The Rewind Technique
THE REFINED version of the Rewind Technique* (as taught by HG College for over 20 years) is a non-intrusive, safe and highly effective psychological method for detraumatising people, which can also be used for removing phobias. It should be carried out by an experienced practitioner and is only performed once a person is in a state of deep relaxation.
When they are fully relaxed, they are encouraged to bring their anxiety briefly to the surface and then are calmed down again by being guided to imagine a place where they feel totally at ease.
Their relaxed state is then deepened and they are asked to imagine that, in their special safe place, they have a TV or screen with a remote control facility. They are asked to imagine floating up high behind the screen, out of body, and to watch themselves watching the screen, without actually seeing the picture (creating what is termed 'double dissociation' – being twice removed from the event). They watch themselves watching a 'film' of the traumatic event that is still affecting them. The film begins at a point before the trauma occurred and ends at a point after the trauma is over.
They are then asked, in their imagination, to float back into their body and experience themselves going swiftly backwards through the trauma, from after it was over to before it started, as if they were a character in a film that is being rewound. Then they watch the same images but as if on the TV screen while pressing the fast-forward button (dissociation).
All this is repeated back and forth, at the highest speed that feels comfortable, and as many times as needed, till the scenes evoke no emotion from the client. If the feared circumstance is one that will be confronted again in the future — for instance, driving a car or using a lift — the person is asked, while still relaxed, to visualise themselves doing so confidently.
Besides being safe, quick and painless, the technique has the advantage of being non-voyeuristic. Intimate or painfully upsetting details do not have to be disclosed. This reduces the distress for the client, and also helps protect the therapist from the possibility of being vicariously traumatised themselves when detraumatising particularly disturbing events.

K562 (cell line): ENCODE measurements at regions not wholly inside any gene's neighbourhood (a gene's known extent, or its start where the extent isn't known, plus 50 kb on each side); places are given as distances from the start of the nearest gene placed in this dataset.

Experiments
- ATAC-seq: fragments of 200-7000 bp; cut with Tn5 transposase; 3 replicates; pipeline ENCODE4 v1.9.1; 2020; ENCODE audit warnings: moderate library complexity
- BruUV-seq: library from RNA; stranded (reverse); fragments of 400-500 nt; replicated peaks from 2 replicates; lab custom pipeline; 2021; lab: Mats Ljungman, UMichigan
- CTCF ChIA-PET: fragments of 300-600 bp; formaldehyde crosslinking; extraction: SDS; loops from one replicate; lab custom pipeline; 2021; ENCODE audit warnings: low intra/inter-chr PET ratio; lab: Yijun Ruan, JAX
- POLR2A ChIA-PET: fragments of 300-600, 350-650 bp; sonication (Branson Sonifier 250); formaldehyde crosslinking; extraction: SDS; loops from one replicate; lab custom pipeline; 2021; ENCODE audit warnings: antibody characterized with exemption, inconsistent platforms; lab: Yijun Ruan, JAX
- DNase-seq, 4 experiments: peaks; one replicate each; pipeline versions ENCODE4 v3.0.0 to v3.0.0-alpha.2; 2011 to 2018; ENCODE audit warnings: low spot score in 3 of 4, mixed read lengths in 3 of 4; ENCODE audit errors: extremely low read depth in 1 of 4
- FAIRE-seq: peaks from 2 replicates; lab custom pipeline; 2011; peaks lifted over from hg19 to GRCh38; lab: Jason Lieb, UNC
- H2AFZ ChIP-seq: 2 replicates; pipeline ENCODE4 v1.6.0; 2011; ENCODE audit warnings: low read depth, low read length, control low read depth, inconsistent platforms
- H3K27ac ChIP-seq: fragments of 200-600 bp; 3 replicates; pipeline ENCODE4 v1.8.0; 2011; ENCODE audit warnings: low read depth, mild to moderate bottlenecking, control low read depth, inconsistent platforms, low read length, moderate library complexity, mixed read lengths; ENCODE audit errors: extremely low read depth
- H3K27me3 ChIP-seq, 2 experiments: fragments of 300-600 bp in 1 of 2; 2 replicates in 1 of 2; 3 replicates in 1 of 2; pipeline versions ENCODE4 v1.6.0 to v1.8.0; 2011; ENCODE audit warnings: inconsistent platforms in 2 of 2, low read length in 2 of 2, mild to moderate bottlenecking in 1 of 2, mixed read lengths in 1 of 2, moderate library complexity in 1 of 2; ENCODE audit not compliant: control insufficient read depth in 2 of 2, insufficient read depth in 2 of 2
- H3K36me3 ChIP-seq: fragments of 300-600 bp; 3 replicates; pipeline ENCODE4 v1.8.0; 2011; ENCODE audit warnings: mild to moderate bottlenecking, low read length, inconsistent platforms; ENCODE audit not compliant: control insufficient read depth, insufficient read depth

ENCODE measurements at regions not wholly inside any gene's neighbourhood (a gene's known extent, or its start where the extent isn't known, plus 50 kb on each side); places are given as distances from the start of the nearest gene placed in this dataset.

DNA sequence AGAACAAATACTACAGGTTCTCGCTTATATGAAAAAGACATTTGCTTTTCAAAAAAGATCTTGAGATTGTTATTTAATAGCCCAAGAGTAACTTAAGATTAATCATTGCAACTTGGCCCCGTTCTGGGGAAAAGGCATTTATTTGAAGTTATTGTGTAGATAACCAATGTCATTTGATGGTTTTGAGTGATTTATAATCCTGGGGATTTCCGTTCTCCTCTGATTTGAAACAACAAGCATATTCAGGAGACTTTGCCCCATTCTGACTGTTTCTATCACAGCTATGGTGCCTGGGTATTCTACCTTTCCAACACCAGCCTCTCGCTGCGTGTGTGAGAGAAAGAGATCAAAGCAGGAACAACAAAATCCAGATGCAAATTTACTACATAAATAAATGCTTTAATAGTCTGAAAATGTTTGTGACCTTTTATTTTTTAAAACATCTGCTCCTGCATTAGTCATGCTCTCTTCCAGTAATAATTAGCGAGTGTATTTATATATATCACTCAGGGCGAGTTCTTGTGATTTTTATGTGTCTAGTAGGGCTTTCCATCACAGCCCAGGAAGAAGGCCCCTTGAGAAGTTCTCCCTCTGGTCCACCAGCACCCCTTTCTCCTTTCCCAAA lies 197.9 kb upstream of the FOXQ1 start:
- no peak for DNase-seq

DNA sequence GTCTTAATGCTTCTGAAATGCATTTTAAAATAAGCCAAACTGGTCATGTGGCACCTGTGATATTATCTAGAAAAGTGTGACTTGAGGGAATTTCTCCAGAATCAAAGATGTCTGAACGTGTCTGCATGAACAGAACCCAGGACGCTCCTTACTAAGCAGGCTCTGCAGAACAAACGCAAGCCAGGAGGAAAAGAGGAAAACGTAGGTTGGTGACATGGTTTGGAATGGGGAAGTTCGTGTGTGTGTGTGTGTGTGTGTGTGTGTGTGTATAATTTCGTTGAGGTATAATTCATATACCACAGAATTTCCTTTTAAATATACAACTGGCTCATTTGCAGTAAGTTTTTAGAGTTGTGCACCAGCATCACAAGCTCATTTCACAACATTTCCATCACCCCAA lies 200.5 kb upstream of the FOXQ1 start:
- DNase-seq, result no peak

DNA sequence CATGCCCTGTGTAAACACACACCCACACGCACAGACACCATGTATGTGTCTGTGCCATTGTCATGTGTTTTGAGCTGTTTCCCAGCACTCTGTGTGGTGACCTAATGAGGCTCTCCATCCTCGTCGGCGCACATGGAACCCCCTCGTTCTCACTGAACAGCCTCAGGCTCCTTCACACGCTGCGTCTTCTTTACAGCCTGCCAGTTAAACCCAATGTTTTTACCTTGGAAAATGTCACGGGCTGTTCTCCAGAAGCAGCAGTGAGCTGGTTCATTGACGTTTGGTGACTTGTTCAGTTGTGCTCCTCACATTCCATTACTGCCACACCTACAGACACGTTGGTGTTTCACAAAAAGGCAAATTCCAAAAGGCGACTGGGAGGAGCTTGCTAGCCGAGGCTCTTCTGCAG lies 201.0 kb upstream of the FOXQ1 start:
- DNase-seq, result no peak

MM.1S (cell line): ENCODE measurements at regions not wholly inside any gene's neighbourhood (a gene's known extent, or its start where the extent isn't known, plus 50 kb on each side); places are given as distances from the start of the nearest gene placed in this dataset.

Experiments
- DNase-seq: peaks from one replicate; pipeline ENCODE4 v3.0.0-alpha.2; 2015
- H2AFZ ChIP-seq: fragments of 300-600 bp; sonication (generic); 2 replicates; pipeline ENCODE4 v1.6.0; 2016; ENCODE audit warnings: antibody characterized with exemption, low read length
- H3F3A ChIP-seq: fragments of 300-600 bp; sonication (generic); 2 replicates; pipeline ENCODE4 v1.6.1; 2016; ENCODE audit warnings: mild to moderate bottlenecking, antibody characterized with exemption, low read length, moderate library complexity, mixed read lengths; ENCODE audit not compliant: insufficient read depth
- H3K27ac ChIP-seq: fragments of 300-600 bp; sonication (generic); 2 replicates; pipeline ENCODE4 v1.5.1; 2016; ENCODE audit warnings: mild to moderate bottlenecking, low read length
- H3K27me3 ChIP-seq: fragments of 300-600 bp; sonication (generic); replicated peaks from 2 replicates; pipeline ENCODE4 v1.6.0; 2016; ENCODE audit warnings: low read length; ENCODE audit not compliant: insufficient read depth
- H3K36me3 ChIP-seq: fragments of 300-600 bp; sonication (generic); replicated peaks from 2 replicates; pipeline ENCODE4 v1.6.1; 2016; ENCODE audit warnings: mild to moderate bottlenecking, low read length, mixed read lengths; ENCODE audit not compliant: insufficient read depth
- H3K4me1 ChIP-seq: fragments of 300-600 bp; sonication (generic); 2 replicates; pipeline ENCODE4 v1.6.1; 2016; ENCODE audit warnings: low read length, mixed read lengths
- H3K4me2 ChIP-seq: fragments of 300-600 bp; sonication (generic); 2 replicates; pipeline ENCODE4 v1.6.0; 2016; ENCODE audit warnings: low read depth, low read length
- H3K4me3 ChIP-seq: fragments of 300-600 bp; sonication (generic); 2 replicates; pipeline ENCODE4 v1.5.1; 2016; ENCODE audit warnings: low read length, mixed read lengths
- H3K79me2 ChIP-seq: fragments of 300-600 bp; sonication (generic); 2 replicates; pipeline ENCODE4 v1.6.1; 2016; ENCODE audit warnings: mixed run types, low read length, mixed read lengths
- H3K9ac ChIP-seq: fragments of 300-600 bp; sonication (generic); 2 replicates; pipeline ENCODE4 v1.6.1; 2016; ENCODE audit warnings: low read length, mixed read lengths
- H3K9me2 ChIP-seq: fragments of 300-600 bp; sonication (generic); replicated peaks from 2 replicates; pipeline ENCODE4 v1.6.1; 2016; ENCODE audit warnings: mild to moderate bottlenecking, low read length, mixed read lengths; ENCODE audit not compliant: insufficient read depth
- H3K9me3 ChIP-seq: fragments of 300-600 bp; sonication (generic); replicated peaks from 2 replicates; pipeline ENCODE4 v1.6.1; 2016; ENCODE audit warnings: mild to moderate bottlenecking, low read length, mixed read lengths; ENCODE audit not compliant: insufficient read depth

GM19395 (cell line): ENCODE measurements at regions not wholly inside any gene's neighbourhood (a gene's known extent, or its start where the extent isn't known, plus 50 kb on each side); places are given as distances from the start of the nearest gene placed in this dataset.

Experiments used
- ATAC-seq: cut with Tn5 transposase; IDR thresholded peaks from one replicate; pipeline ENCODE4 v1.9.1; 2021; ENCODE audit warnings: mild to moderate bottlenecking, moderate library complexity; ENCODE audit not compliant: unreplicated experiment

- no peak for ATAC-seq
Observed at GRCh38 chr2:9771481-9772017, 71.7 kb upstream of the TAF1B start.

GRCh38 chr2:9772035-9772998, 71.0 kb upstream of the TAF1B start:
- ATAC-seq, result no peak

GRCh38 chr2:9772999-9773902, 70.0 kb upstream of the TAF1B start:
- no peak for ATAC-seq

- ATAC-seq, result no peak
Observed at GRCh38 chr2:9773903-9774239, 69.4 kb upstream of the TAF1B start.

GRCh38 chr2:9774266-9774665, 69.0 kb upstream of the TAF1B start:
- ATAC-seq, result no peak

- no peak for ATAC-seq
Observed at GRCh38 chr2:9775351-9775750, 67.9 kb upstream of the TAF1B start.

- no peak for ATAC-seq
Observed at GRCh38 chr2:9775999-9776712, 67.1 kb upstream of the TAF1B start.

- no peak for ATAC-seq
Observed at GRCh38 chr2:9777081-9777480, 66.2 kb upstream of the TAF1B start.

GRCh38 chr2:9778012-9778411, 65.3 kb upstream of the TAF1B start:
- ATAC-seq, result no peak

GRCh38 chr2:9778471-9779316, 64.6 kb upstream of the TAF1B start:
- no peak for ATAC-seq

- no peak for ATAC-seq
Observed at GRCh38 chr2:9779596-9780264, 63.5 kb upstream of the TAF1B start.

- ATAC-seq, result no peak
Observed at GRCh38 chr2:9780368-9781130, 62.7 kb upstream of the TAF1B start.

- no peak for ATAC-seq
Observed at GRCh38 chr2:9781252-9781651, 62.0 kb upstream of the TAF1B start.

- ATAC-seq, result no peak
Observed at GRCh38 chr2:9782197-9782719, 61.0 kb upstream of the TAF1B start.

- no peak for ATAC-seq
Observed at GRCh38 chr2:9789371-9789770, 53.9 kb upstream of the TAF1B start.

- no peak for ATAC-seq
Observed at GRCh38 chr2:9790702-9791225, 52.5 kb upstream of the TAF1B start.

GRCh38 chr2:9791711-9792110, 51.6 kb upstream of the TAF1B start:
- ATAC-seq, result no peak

Case History: Finding Peace at Last
* History of the Rewind Technique
This technique originated from one developed by Richard Bandler, one of the founders of NLP, when it was called the visual/kinaesthetic dissociation protocol . A variant was developed by Dr David Muss, who called it the rewind technique.  The version of the rewind technique that human givens therapists use was refined by Joe Griffin and Ivan Tyrrell, co-founders of the human givens approach, to make it as reliably effective as is possible by aligning the method with their insights into how trauma and phobias are processed in the brain. HG Therapists now follow a specific Rewind Protocol which follows the essential steps of the process that Griffin and Tyrrell set out.
In 2023, the first randomised controlled trial (RCT) of the rewind technique, as practised by its founder, Dr David Muss, was published in a medical journal. It found that the rewind, delivered in this case remotely via video, showed “a large effect size in treating symptoms of PTSD” in the participants and suggests that “one to three sessions of rewind demonstrate potential as a more time- and cost-efficient trauma-focused intervention than CBT-TF [trauma-focused cognitive-behavioural therapy] and EMDR [eye movement desensitisation and reprocessing] but with a similar effect size”. 
Unlike in the refined version of the technique in which HG practitioners are trained through Human Givens College, participants in the trial were not put into a state of deep relaxation before starting the rewind. We consider this a crucial additional element of the version we offer, which has a high success rate.
Explore our articles and interviews
Would you know if someone you care about has depression? Most people probably think that they would, but it isn’t necessarily as obvious as you might expect. Indeed, until some simple screening questionnaires were introduced for GPs to use, half of them were missing the diagnosis in patients that came to consult them.
Teacher trainer Andy Vass shows how knowledge and application of the human givens approach could help hard-pressed teachers reduce stress and improve the climate in class.
Emily Gajewski shares her case experience with working with more complex forms of PTSD
Book review: 'Lost Connections: uncovering the real causes of depression – and the unexpected solutions'
Denise Winn has read Lost Connections: uncovering the real causes of depression – and the unexpected solutions, and talked to its author, Johann Hari.
Why the human givens approach is important for psychotherapy.
Sheila Barratt-Smith tells Denise Winn that the images and language used to describe birth can determine whether a woman experiences pain — or euphoria.
We take a look at what's been achieved since two pioneering psychotherapists put a name to this powerful understanding of human nature and mental health...
Julia Welstead considers the importance of our human need for connection
Latest Tweets:Tweets by humangivens
The six SCoPEd partners have published their latest update on the important work currently underway with regards to the SCoPEd framework implementation, governance and impact assessment.
Date posted: 14/02/2024
Our next in-person HGI Conference, is being held on the weekend of 20th and 21st April 2024